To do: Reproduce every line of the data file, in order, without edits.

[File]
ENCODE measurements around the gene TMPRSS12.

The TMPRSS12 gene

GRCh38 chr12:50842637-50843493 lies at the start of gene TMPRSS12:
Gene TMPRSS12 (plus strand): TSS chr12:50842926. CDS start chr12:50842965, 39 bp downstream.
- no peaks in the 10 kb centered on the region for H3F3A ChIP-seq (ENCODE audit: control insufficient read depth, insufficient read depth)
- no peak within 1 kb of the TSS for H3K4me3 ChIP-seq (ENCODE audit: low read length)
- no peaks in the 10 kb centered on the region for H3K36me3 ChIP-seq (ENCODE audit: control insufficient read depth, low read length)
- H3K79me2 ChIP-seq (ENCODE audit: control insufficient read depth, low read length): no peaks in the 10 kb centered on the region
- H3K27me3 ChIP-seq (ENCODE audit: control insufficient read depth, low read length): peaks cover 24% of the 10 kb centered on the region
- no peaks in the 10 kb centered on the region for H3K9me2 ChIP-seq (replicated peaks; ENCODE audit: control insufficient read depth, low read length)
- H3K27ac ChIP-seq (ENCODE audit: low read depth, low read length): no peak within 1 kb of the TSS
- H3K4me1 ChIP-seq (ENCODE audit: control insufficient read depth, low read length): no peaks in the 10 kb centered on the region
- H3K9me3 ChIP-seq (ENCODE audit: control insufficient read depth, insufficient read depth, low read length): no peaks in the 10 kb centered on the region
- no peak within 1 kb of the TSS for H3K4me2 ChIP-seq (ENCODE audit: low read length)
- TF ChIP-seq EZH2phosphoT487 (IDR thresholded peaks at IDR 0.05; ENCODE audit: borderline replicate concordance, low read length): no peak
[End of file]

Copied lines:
ENCODE measurements around the gene TMPRSS12.

The TMPRSS12 gene

GRCh38 chr12:50842637-50843493 lies at the start of gene TMPRSS12:
Gene TMPRSS12 (plus strand): TSS chr12:50842926. CDS start chr12:50842965, 39 bp downstream.
- no peaks in the 10 kb centered on the region for H3F3A ChIP-seq (ENCODE audit: control insufficient read depth, insufficient read depth)
- no peak within 1 kb of the TSS for H3K4me3 ChIP-seq (ENCODE audit: low read length)
- no peaks in the 10 kb centered on the region for H3K36me3 ChIP-seq (ENCODE audit: control insufficient read depth, low read length)
- H3K79me2 ChIP-seq (ENCODE audit: control insufficient read depth, low read length): no peaks in the 10 kb centered on the region
- H3K27me3 ChIP-seq (ENCODE audit: control insufficient read depth, low read length): peaks cover 24% of the 10 kb centered on the region
- no peaks in the 10 kb centered on the region for H3K9me2 ChIP-seq (replicated peaks; ENCODE audit: control insufficient read depth, low read length)
- H3K27ac ChIP-seq (ENCODE audit: low read depth, low read length): no peak within 1 kb of the TSS
- H3K4me1 ChIP-seq (ENCODE audit: control insufficient read depth, low read length): no peaks in the 10 kb centered on the region
- H3K9me3 ChIP-seq (ENCODE audit: control insufficient read depth, insufficient read depth, low read length): no peaks in the 10 kb centered on the region
- no peak within 1 kb of the TSS for H3K4me2 ChIP-seq (ENCODE audit: low read length)
- TF ChIP-seq EZH2phosphoT487 (IDR thresholded peaks at IDR 0.05; ENCODE audit: borderline replicate concordance, low read length): no peak